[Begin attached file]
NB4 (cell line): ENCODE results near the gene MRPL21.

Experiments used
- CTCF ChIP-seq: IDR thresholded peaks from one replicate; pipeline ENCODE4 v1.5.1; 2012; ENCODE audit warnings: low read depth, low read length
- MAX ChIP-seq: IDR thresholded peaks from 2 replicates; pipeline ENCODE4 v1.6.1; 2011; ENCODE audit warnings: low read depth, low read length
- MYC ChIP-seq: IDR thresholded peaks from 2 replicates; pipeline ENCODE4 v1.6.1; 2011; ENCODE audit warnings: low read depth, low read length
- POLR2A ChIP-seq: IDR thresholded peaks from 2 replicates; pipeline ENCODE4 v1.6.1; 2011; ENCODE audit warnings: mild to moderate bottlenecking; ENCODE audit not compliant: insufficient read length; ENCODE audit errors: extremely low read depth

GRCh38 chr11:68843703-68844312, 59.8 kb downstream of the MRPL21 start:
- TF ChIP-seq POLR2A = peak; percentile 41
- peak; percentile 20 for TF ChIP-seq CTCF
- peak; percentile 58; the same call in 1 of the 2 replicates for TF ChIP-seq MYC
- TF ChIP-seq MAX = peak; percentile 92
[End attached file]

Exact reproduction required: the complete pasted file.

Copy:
NB4 (cell line): ENCODE results near the gene MRPL21.

Experiments used
- CTCF ChIP-seq: IDR thresholded peaks from one replicate; pipeline ENCODE4 v1.5.1; 2012; ENCODE audit warnings: low read depth, low read length
- MAX ChIP-seq: IDR thresholded peaks from 2 replicates; pipeline ENCODE4 v1.6.1; 2011; ENCODE audit warnings: low read depth, low read length
- MYC ChIP-seq: IDR thresholded peaks from 2 replicates; pipeline ENCODE4 v1.6.1; 2011; ENCODE audit warnings: low read depth, low read length
- POLR2A ChIP-seq: IDR thresholded peaks from 2 replicates; pipeline ENCODE4 v1.6.1; 2011; ENCODE audit warnings: mild to moderate bottlenecking; ENCODE audit not compliant: insufficient read length; ENCODE audit errors: extremely low read depth

GRCh38 chr11:68843703-68844312, 59.8 kb downstream of the MRPL21 start:
- TF ChIP-seq POLR2A = peak; percentile 41
- peak; percentile 20 for TF ChIP-seq CTCF
- peak; percentile 58; the same call in 1 of the 2 replicates for TF ChIP-seq MYC
- TF ChIP-seq MAX = peak; percentile 92